Set patient treatment guidelines

Providers in the US healthcare industry Hospitals could adopt a lottery or first-come-first-served system for triaging patients. However, this could mean that someone less sick is treated before an infected patient who needs critical care, thereby potentially failing to achieve the goal of saving the most lives. Hospitals could choose to treat worse-off patients first, but if those people are unlikely to survive, doctors might be better off focusing on people who are less infected. However, the chances of survival of these guidelines in an extreme crisis situation remain to be seen. Professionals in the US healthcare industry are of the opinion that as the US currently lacks an exact historical comparison for how the coronavirus pandemic could play out, these guidelines offer general principles for steering hospital decision-making. Having predetermined guidelines prove helpful not just for determining which patients to treat but also on how long to treat them.

Undertake extensive testing

Timely and rapid testing for healthcare workers as well as the general public with symptoms, and those who are asymptomatic is the need of the hour to help the US healthcare industry to prepare better for what lies ahead. Apart from the clinical benefits to COVID-19 testing such as creating an action plan for treating low- and high-risk patients, the primary purpose of testing during a pandemic is advancing public health. Testing allows tracking who has COVID-19 and can help limit the community spread of the virus.

Want more insights on how our healthcare market intelligence solutions can help stakeholders in the US healthcare industry to better organize patient treatment plans, allocate medical resources, and be better equipped to fight the pandemic?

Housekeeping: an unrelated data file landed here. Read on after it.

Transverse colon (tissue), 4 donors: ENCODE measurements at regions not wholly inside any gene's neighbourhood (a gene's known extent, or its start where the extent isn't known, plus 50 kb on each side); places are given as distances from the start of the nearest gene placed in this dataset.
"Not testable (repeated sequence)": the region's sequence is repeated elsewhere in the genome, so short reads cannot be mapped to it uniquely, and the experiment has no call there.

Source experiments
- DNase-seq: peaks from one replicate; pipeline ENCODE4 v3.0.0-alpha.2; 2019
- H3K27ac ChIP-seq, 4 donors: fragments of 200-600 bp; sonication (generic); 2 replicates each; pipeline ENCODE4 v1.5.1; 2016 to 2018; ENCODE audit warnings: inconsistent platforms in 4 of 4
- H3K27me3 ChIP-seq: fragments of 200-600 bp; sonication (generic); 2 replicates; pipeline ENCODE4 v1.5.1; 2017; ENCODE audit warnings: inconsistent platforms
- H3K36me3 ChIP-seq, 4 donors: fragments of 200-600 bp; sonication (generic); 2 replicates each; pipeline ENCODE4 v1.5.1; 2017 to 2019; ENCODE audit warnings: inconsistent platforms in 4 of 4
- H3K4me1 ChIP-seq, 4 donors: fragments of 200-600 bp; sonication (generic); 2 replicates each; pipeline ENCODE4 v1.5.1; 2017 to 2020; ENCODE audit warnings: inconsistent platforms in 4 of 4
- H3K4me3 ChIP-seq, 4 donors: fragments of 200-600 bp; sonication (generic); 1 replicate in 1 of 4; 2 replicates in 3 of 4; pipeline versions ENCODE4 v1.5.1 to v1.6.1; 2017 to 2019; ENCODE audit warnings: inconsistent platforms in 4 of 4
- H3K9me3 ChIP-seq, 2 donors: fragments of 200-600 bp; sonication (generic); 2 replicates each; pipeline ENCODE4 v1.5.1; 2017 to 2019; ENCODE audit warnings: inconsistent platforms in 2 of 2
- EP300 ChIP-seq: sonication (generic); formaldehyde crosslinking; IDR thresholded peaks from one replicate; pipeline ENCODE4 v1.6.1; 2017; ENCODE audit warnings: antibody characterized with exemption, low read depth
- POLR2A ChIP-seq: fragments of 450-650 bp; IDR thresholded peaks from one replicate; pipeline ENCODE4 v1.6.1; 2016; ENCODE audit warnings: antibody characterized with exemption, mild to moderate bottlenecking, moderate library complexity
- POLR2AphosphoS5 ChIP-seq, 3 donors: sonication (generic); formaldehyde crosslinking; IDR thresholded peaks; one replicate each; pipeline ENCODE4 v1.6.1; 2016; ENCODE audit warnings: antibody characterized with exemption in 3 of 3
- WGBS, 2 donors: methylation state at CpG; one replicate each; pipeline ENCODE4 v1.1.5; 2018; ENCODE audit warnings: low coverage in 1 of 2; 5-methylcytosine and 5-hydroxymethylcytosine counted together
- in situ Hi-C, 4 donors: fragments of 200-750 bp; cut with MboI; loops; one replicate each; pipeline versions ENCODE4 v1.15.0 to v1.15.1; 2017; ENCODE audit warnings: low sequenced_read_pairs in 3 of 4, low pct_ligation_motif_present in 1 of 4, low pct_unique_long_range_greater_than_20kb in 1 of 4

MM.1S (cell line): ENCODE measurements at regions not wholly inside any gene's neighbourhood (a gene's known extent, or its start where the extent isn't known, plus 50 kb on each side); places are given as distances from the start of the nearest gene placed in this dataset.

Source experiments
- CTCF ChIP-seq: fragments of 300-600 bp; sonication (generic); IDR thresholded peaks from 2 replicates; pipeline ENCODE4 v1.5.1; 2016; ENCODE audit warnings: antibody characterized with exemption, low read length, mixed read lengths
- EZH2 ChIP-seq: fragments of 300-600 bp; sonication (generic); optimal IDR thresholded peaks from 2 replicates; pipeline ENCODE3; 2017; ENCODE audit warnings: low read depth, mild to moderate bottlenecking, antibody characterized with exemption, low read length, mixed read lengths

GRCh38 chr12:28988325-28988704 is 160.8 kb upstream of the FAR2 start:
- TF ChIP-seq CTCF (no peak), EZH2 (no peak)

Impact of the Consolidation of the Healthcare Market

In today’s world, consolidation is key. In the past few years, financial institutions, airlines, and even retail department stores have all consolidated and transformed. Now the healthcare industry is going through its transformational phase for the purpose of consolidation.

Technological innovations and noteworthy regulatory changes backed by market dynamics are the key drivers of the rapid consolidation of health systems. Today, hospitals are acquiring not only other hospitals but also insurance business as well as physician practices. Healthcare service is no longer limited to the traditional volume driven, fee-for-service (FFS) system. Rather, the focus is on value-based care (VBC), which demands diversification and innovation on the part of healthcare providers. Most of the consolidation that has been happening in the healthcare market is horizontal in nature –i.e. hospitals acquiring other hospitals.


Ways in which consolidation is taking place

The U.S. health system consists of four verticals: large chains, mid-tier systems, Academic Medical Centers (AMCs) and small community health systems. It would be wrong to assume that consolidation of these verticals is a recent phenomenon. All of these groups have undergone consolidation with the aim of broadening their geographical reach, market share, and launching their new service lines.